Every year, prosecutors make an even greater effort to hold responsible those who sell lethal substances that can lead to fatal overdoses. In cases in which a person has been arrested on drug trafficking charges, states are attempting to file additional criminal charges if one of the accused's former customers died as a result of the drugs he or she purchased. One Ohio woman is now facing a manslaughter charge in the aftermath of another woman's death.
The 26-year-old woman was arrested in July on charges of drug trafficking and possession of narcotics. She was recently charged with manslaughter after the state compiled the evidence the prosecutor claims supports the new charge. The accused woman allegedly sold less than a gram of heroin of to a 29-year-old woman who was discovered deceased in her residence the day after the alleged transaction.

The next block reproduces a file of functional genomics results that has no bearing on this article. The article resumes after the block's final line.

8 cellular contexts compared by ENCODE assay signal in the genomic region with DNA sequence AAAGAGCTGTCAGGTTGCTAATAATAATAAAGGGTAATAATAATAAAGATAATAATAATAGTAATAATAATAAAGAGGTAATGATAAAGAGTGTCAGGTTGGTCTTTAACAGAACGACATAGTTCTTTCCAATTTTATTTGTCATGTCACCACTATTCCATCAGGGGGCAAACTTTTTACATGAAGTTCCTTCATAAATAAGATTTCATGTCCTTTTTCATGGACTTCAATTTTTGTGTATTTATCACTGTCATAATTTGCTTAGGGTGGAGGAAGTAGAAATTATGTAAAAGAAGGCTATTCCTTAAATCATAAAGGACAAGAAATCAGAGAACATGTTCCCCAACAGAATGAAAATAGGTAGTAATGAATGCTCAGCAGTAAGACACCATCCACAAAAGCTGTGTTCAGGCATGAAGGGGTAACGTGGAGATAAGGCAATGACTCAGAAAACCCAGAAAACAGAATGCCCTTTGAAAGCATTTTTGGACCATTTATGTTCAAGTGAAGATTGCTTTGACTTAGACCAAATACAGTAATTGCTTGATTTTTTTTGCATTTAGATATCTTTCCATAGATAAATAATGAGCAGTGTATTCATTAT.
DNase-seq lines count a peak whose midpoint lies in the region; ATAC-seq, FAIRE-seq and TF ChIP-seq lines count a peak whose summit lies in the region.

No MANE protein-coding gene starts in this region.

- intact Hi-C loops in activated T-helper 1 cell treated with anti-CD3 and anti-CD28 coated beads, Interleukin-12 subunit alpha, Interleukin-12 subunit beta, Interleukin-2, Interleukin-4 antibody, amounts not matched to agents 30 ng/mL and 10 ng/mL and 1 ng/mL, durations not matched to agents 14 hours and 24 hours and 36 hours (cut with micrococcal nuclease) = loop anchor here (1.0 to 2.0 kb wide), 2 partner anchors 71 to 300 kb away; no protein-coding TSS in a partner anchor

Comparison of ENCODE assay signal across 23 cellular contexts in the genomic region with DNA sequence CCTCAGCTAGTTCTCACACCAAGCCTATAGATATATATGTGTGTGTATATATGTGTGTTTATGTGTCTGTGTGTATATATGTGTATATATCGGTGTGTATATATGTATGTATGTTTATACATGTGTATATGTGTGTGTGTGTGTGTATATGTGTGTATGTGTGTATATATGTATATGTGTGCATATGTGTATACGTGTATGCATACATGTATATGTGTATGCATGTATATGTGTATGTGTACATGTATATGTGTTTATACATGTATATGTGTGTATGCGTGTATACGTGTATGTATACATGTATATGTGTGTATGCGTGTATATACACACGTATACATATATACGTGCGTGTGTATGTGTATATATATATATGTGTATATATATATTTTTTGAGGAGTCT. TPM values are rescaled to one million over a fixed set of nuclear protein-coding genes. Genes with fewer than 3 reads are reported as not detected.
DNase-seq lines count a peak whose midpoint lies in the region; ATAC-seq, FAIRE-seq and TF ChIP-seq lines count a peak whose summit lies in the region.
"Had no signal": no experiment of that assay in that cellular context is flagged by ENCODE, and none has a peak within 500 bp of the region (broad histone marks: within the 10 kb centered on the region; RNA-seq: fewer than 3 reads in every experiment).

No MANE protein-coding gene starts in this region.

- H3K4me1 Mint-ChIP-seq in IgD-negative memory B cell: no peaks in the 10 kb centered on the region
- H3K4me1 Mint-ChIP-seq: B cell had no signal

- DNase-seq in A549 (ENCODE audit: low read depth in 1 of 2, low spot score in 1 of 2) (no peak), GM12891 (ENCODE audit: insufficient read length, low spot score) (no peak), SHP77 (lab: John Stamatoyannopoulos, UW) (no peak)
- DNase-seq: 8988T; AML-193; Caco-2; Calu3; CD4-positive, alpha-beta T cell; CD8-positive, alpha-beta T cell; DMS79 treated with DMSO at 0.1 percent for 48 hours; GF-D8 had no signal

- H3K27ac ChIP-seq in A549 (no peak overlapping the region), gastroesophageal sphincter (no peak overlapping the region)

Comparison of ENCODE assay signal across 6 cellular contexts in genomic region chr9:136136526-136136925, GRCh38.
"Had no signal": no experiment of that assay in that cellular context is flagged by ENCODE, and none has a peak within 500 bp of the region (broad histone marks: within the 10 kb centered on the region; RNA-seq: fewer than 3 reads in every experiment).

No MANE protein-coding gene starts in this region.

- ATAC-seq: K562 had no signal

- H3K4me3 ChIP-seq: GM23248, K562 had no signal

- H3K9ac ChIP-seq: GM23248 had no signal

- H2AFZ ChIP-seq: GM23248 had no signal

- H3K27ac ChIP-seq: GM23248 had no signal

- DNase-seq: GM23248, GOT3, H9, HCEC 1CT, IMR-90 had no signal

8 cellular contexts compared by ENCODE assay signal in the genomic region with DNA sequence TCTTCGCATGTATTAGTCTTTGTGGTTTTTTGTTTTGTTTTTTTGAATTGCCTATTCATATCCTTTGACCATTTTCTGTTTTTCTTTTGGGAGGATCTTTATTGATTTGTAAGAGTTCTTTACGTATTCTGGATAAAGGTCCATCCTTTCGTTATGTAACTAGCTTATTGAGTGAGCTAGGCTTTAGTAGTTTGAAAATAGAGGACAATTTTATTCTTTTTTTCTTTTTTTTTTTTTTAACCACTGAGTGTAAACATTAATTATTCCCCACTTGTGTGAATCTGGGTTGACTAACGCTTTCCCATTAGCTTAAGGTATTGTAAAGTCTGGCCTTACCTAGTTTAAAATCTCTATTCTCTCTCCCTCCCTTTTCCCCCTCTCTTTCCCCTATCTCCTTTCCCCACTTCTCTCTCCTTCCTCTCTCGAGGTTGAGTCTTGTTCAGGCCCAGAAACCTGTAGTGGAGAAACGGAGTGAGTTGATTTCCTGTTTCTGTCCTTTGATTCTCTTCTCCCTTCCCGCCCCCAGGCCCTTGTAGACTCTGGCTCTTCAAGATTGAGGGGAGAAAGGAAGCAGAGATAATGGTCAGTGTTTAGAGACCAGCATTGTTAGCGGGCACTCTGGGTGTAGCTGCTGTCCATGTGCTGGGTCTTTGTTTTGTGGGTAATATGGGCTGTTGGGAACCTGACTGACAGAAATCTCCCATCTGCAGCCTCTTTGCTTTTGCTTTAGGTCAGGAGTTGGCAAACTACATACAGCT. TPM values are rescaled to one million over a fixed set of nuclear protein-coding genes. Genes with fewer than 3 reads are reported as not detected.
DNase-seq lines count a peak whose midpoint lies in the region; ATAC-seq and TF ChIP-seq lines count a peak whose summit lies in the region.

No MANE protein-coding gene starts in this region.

The police initially filed the involuntary manslaughter charge in August. However, the original charge was dismissed in October after a request was made by the prosecution. The state now claims that the coroner's report determined that the illegal drug was the chief cause of the woman's death.
The accused woman does have a record of previous Ohio drug arrests and she entered a plea of guilty to an earlier possession charge. The criminal charges she currently faces could lead to several years in prison if the state ultimately gains a conviction against her. The woman is entitled to face her accusers in court and to challenge the evidence the state claims to have obtained. The prosecution has admitted that these types of charges are difficult to prove as the source of the drugs is not easily discernible and previous convictions against others on similar charges were obtained after the accused offered a guilty plea in exchange for a lesser charge. The decision as to the best defense for the current circumstances rests with the woman and the guidance of her defense counsel.
Source: marionstar.com, "Repeat drug dealer indicted for manslaughter", John Jarvis, Dec. 22, 2014